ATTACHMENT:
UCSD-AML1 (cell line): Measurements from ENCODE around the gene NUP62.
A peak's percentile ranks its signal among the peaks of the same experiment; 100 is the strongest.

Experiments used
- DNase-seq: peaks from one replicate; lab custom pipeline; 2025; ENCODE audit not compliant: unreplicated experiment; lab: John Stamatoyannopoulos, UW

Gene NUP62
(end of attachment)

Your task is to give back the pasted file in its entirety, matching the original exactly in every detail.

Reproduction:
UCSD-AML1 (cell line): Measurements from ENCODE around the gene NUP62.
A peak's percentile ranks its signal among the peaks of the same experiment; 100 is the strongest.

Experiments used
- DNase-seq: peaks from one replicate; lab custom pipeline; 2025; ENCODE audit not compliant: unreplicated experiment; lab: John Stamatoyannopoulos, UW

Gene NUP62